They hold a B.A. in Political Science from UCLA, a certificate in Diversity, Equity, and Inclusion from Cornell University, and a Grantwriting and Administration certificate from Cal State Dominguez Hills. They are excited to work towards a better future for land use and housing, one that is deeply rooted in community-led decision making and coalition building.

In their spare time, they enjoy reading romance and fantasy novels, getting wildly excited about feline behavior and enrichment, and resource-sharing under capitalism.

CACLTN Board Members

Nazir Abuyounes:

Nazir Abuyounes is the Director of the Housing for All Long Beach CLT and has called Long Beach home for the past 14 years, working in nonprofit and collective spaces to promote community ownership, collective care, and mutual aid models where they live. Nazir is devoted to community ownership practices that center the leadership of those directly impacted—people organizing to build collective power, prevent displacement and gentrification, stabilize neighborhoods, and take back community control. They bring their extensive experience in organizing, nonprofit management, and community lawyering and economic development to the CLT work in Long Beach.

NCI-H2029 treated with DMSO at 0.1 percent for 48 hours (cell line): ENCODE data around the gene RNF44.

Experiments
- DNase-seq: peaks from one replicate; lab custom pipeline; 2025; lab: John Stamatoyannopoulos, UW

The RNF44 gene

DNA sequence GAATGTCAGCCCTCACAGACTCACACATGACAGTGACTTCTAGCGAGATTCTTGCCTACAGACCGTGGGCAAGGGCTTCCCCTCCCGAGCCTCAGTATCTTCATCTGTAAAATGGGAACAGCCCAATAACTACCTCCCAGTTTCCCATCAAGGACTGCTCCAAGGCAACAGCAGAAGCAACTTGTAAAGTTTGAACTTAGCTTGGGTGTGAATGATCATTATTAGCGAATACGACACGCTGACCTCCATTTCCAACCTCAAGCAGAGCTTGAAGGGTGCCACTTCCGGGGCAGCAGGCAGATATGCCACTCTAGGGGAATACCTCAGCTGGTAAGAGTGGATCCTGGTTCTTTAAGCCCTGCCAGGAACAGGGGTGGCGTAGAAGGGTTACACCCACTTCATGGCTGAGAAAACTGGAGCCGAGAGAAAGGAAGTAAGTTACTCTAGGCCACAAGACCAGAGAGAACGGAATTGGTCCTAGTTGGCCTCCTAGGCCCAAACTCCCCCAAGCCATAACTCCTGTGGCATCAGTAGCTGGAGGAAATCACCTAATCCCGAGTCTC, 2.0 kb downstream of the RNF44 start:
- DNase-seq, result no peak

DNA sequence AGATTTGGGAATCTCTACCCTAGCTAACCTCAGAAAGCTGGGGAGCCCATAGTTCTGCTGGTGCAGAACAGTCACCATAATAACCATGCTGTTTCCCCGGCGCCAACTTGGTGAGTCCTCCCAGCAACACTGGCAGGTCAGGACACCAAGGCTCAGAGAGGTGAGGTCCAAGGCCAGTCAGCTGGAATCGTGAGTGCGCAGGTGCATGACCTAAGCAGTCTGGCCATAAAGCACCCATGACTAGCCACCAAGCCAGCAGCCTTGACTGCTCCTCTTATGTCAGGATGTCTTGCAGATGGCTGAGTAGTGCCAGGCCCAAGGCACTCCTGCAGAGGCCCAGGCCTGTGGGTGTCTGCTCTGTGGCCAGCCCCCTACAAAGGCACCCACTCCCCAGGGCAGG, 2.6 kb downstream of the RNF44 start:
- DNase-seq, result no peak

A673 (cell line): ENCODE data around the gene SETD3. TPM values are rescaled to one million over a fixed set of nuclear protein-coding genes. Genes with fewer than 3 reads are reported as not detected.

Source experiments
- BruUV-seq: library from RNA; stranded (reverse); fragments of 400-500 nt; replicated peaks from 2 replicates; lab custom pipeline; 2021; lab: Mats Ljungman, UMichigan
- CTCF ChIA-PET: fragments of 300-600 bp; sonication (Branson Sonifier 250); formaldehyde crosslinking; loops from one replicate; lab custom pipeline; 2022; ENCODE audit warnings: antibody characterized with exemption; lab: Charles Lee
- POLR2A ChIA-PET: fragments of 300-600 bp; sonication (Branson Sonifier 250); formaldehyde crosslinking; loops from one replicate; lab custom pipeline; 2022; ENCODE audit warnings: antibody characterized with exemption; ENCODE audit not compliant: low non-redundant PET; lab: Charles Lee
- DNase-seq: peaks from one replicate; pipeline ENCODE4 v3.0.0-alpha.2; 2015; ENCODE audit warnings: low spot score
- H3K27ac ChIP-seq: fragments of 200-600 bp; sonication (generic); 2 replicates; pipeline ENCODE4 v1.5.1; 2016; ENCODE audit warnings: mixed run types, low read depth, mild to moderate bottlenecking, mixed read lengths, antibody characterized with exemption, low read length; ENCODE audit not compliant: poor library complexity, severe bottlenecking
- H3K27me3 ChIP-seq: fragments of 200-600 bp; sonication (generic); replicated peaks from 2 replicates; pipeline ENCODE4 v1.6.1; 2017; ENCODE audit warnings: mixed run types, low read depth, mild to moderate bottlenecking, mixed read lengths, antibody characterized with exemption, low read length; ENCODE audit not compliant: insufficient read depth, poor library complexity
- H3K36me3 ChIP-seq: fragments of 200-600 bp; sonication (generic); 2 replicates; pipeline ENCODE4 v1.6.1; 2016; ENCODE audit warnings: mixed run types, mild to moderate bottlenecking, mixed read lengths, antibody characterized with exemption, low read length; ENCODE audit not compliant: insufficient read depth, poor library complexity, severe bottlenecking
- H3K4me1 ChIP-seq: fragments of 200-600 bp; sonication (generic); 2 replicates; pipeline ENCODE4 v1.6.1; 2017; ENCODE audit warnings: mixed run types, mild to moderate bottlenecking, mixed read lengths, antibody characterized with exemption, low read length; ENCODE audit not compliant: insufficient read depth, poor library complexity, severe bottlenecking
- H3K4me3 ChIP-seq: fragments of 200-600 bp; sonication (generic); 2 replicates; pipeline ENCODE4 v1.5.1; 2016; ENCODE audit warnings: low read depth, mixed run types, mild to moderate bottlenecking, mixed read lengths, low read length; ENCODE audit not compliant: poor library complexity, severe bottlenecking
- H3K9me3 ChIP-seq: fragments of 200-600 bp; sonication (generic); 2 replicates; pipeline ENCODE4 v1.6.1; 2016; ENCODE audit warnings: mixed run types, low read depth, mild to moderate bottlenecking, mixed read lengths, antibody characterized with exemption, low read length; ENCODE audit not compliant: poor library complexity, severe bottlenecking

Sharayah Alexander

Sharayah Alexander:
Eden CLT

Sharayah is a dedicated Community Coordinator at Eden Community Land Trust, serving since 2021. With a deep understanding of the Bay Area, including Hayward, Oakland, San Francisco, Concord, and Vallejo, she has witnessed firsthand the systemic injustices that many encounter. Sharayah’s passion for social justice has fueled her activism from an early age, and she remains committed to effecting positive change. In her free time, she enjoys hiking with her family and exploring her newfound passion for herbalism.